The final cruise ship of the 2012 season left Juneau Wednesday night taking with it the last of an estimated 920,000 visitors to disembark at Juneau’s port.
John Binkley president of Alaska Cruise Association said in a phone interview that 2012 cruise season went well.
“There were more ships and more passengers visiting Alaska on cruise ships this year,” Binkley said. “We appreciate all they spent.”
And although Juneau experienced record-breaking cold and rainy weather this summer, Brinkley did not see that having a big affect on visitor numbers.
“Most cruise travelers plan trips well in advance,” he explained. “Weather [will} affect how much passengers spend in port and also flight seeing and helicopter tours. There is some disappointment to have that number of people and not get them out on tours, the high-end high dollar attractions.”
Binkley said he didn’t think visitors would let the weather skew their stories when they got back home. The satisfaction rate in Alaska is fairly high, he said, and weather varies around the state.
Binkley anticipates 2013 to be better than 2012 with passenger counts expected to hit a million. He said this increase in business will be driven by an additional cruise ship scheduled to travel Alaska waters, through Southeast and across the Gulf of Alaska. The cruise industry has set its 2013 schedule and is now finalizing 2014 schedules, typically released in February or March.
Around 920,000 cruise passengers crossed the dock in Juneau, Carl Uchytil City and Borough of Juneau Docks and Harbors port director, said. This number was close to the cruise industry’s pre-season estimate of 930,000.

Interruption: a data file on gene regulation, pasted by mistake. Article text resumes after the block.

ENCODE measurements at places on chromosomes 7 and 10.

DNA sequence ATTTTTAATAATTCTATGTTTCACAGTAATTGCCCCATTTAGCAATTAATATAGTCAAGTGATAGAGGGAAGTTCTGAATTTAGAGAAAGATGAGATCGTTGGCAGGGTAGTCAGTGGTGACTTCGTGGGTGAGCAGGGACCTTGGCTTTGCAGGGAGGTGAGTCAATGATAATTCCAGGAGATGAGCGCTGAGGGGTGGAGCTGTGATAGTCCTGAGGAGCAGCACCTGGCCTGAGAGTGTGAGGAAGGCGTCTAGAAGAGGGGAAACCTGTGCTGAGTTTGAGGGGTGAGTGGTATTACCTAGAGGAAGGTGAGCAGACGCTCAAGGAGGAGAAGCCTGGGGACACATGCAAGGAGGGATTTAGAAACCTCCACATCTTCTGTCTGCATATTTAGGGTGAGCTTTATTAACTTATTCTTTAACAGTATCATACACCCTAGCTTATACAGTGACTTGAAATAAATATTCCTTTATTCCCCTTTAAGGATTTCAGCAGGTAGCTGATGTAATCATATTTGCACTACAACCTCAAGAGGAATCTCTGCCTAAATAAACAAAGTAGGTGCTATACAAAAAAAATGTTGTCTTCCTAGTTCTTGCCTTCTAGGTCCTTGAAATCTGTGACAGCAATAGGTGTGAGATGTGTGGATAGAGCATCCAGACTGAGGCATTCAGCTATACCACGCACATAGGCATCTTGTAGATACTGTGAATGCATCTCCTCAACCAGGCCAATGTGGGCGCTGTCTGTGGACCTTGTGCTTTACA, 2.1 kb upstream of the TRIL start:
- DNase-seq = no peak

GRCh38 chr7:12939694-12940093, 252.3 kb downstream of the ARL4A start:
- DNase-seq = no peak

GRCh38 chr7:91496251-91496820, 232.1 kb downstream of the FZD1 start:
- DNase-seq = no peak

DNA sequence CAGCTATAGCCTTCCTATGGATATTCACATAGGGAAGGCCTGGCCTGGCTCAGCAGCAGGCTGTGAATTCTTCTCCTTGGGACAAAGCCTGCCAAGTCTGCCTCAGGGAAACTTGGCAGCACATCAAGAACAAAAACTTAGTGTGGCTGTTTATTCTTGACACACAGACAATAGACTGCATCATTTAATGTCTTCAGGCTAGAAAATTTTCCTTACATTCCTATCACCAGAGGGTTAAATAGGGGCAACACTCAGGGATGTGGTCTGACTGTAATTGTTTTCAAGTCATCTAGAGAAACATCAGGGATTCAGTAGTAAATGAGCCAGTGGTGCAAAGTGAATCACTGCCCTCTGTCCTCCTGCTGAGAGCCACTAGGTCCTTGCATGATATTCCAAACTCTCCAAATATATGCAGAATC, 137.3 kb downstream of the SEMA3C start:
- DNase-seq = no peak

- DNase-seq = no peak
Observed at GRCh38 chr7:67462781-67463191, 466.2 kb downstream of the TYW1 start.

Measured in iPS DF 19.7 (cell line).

A recent McDowell Group study on cruise industry impacts estimates per passenger spending of about $200 per passenger for a total of $180 million spent in Juneau over the summer.
“About a quarter of all sales tax collected” in Juneau, Uchytil said.
The cruise industry is important for CBJ’s coffers as well as job creation, Uchytil said. About 2,700 workers are employed due to cruise ships in town, he said.
On top of consumer spending, passengers also add to Juneau development through marine passenger fees, $13 a head. The result is about $12 million total for port development and to offset some of the additional burden of welcoming to town a million guests.
A part of the marine passenger fees built Juneau’s new visitor center, port customs building and a new Welcome to Juneau sign.
“The visitors center has been a huge success,” Uchytil said. “People seem to like its funky lines and the colors. I think the artwork turned out well to support it.”
People also said Juneau’s new welcome sign went over well with visitors and locals alike, Uchytil said. He told a story about a wedding party that asked the workers erecting the new sign to step out of the way so they could get a picture beside it.
• Contact reporter Russell Stigall at 523-2276 or at russell.stigall@juneauempirecom.